Five essentials for first-time sectional title buyers

Sectional title flats and townhouses are the properties of choice for a large percentage of first-time homebuyers in SA – but while they generally offer excellent value, there are some other factors that such buyers need to consider before they sign a sale agreement.
So says Andrew Schaefer, MD of leading national property management company Trafalgar, who notes: “It is important realise that buying a sectional title unit also means joining an established community of homeowners who must all abide by a certain set of rules that don’t necessarily apply to freehold properties.
“In other words, prospective buyers need to establish what would be expected of them as owners in that particular sectional title building or complex – and what they could expect from their new neighbours.”
As a first step in this process, he says, they should check on the physical condition of the sectional title complex as a whole, bearing in mind that they will share ownership of the “common property” such as entrance halls, lifts, parking areas, the garden and the security equipment, and be partially responsible for the maintenance and repair of these facilities via their monthly levy.
“They need to consider that if the complex is badly maintained, that is very likely to have a negative effect on the resale value of their home in the future – and in the meanwhile might mean that they have to pay a hefty special levy to cover some major repairs or refurbishments.”
Next, says Schaefer, buyers should obtain a copy of the most recent audited financial statements of the body corporate and the minutes of the most recent AGM, especially the chairman’s report.
“Buying a sectional title unit means buying into the assets and liabilities of the whole complex and you owe it to yourself to be informed about its financial affairs and operational status. If the levies are badly in arrears, for example, or the complex does not have a substantial reserve fund for unexpected expenses, you may want to look elsewhere.”
Third, he says, you must make absolutely sure what it is that you are being asked to buy. “Prospective buyers may be told, for example, that a parking bay belongs to a specific unit when it is in fact part of common property. Or they might not be told that because their balcony is actually an exclusive use area, they will have to pay an additional amount to the body corporate for its maintenance and repair.
“And such considerations could make a significant difference to the affordability of the purchase and thus their decision to buy or not.”
The fourth thing for sectional title buyers to double-check is that the monthly levy quoted by the seller or the estate agent is correct, Schaefer says. “Ask to see the most recent levy account, and enquire whether there are any other charges payable that are not shown, such as a DSTv connection charge, parking fee or special levy contribution. The latter is especially important as the introduction of a special levy that they cannot afford may well be why the current owners are selling.”
Lastly, he says, prospective buyers need to read the Conduct Rules of the complex. “These apply to all residents and are the ‘nitty gritty’ of sectional title living. They will tell you, for example, if pets are allowed or not, if there are noise restrictions, and how owners and tenants are expected to treat the common property – and together with the other information you have gathered, should give you a very clear picture of what it would be like to live in this complex if you were to buy the unit you viewed.”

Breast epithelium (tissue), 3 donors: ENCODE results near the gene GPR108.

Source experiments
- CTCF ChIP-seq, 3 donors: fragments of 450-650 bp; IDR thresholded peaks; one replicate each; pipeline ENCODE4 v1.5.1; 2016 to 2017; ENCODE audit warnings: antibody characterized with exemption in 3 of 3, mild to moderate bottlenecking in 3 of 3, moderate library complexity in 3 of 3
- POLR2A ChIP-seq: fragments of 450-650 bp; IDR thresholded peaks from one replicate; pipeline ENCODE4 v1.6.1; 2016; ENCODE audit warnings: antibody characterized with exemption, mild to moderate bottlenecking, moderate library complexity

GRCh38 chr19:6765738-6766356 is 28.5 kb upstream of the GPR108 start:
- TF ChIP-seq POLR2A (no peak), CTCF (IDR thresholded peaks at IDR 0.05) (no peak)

Comment on this Article

  Please login to post comments

Post to my facebook wall
Characters remaining

    Latest Property News
    • 22 Jun 2018
      The rental market in many Johannesburg suburbs has shown encouraging signs of revival this year but it remains a competitive market and landlords who best cater to their market’s needs will reap the healthiest returns.
    • 22 Jun 2018
      Home design is constantly evolving to reflect the changing needs of society. We look at some of the ways in which our use of space is changing.
    • 22 Jun 2018
      While estate agents can help the seller with correctly pricing the property and marketing a property to the right pool of potential buyers, at the end of the day it’s the impression that the property will make on buyers that counts the most.
    • 21 Jun 2018
      Anyone who’s ever been involved in a building project that’s gone wrong will appreciate the importance of adequate insurance cover in the construction industry.
    • 21 Jun 2018
      A recent news story about a blind tenant caught in a legal battle with his body corporate over letters and notices he was unable to read and consequently comply with has raised the question: what are the legal obligations for landlords with disabled tenants?
    • 21 Jun 2018
      A trend that’s taken the world by storm in recent years is that of hygge (pronounced: hue-guh), a Danish concept that is about creating intimacy, connecting with loved ones and taking pleasure in small, ordinary things.
    • 20 Jun 2018
      Buying or selling real estate isn’t as easy as it is portrayed sometimes, especially if there is a death of a party during the transaction which can make it awkward, tricky and inconvenient.
    • 20 Jun 2018
      With interest rates remaining at historic lows and banks continuing to compete for mortgage finance business, first-time buyers with funds at their disposal are currently well-placed to gain that initial foothold on the property ladder, particularly in the light of the slightly lower growth rates currently experienced in residential property values.
    Subscribe to the MyProperty Newsletter

    Last Name  
    Email Address  
    Email Frequency
    Share this Page

    For Sale Property
    Rental Property
    More Options
    Connect with us